I've come to realize that forty is fertile ground for marriage complications. Many friends have spouses working a shuttle way and careers are getting complicated. Maybe it's a few days in NYC, or a week in California. The basic arrangement is the person away is said to be nose down at work with a business dinner in lieu of family dinner while the spouse at home wrangles the mini-tyrants and chicken nugget appetizers in exchange for snuggling and raising the kids. Some call this current economic trend, a "marriage extender" but after months of wine as a meal and the ability to star fish on your bed, someone is apt to get lonely.
Remember Nothing by Nora Ephron
Forty was starting to get me down but then I turned to Nora and she told me everything. She swooped in to convey exactly what to expect from shuttling careers, to the D word, to flops, to family legends. Her "Twenty-five things people have a shocking capacity to be surprised by over and over again" is worth her book alone.
I understand how great it feels to feel alive and I've often said, "Flirt with someone who has the same skin in the game." That's what the liberated 2012 marriage can handle as diversion, right? But Nora reminded me that Harry and Sally just can't be "friends." And once she set me straight, she reminded me to relax a bit, because I will remember nothing. Oh how I love Nora. How lucky we were to have her for a while.
The Happiness Project by Gretchen Rubin
Even owning Gretchen Rubin's New York Times' bestseller is a telltale sign of my own midlife wrangling. Let's not even begin with Where did you go Bernadette? Away, OK? Do you have a problem with that? Gretchen tells me to spend a month being nice to my husband. Fight Right, No Dumping headline the pages. Thank God, she admits it wasn't sustainable for her either.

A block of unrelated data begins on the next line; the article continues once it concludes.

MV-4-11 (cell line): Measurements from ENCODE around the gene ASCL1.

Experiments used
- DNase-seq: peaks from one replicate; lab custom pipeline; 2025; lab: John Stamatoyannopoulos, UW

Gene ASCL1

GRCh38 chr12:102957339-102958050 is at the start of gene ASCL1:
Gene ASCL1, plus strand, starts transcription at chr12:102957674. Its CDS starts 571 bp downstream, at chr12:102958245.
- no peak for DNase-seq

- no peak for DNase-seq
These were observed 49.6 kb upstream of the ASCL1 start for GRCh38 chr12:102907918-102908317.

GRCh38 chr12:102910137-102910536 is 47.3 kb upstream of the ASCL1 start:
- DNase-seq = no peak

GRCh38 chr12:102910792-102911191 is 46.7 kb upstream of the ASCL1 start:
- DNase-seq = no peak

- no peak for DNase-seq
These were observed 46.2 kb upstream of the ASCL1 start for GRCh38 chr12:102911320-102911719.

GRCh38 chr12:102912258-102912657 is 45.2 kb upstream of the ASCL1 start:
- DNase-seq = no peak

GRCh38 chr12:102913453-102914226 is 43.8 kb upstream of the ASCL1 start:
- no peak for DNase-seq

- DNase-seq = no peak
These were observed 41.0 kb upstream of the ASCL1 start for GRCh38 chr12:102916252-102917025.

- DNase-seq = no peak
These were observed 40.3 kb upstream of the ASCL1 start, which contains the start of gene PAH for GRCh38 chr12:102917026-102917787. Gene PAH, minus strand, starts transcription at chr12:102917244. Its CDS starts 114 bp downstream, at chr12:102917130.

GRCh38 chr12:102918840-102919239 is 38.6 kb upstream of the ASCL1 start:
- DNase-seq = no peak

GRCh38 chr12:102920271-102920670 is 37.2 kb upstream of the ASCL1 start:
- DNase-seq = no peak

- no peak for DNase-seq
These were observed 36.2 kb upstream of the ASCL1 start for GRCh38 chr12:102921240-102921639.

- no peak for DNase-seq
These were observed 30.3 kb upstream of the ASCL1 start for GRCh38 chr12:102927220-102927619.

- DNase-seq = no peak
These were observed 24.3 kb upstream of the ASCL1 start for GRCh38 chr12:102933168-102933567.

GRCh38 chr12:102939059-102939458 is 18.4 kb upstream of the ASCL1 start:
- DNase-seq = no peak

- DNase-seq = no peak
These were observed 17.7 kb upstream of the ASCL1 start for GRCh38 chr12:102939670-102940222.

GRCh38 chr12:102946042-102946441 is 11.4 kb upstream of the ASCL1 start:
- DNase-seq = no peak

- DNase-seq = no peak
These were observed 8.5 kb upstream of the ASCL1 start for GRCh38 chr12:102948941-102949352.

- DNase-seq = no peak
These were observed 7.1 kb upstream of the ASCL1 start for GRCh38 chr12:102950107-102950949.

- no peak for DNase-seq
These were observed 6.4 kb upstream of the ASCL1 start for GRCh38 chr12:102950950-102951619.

The Woman Upstairs by Claire Messud
Claire in all her brilliance and good sense made me realize forty with marriage and kids is richer than the alternative. Nora Eldridge, her protagonist, lives alone and teaches at a private school, untethered from reality by sheer loneliness. And when her private inner life takes over things unravel and while that might be trippy for a weekend getaway, maybe my inner life is better as just that -- private.
The Engagements by Courtney Sullivan
Courtney takes on a voyeuristic journey through 80 years of marriage with five different couples focusing first on the an early feminist, a Sheryl Sandberg-type in the Mad Men advertising days named Frances Gerety, copywriter for the advertising firm. N.W. Ayer and Son. Gerety coined the famous "A Diamond is Forever" and Courtney takes us through romances from then to now, showing us that getting to forever can take very different paths.
After fourteen years of marriage and two kids, I have my own rubble. Between the career aspirations gone awry and marriage cracks you're madly filling while raising a family full of tantrums, throw up and chaos, its real life. And while these cautionary tales each gave me perspective, I realized forty is simply a rite of passage with survival as the end goal.
So what happens when it all starts to crumble? Everyone starts swimming hard for the shore, tugging limbs and dragging each other by the hair. And not only for the kids, which Nora says is a valiant reason if you can, but you swim for each other. You're doing backstrokes and sidestrokes and summersaults you never knew you could sustain, and that's when the beauty of marriage kicks in, assuming no one drowns. Although, the concept of Gone Girl might appeal to some...
The Practical Navigator by Nathaniel Bowditch
That's why I also think one should read The Practical Navigator, an American classic that comes with a companion lifejacket.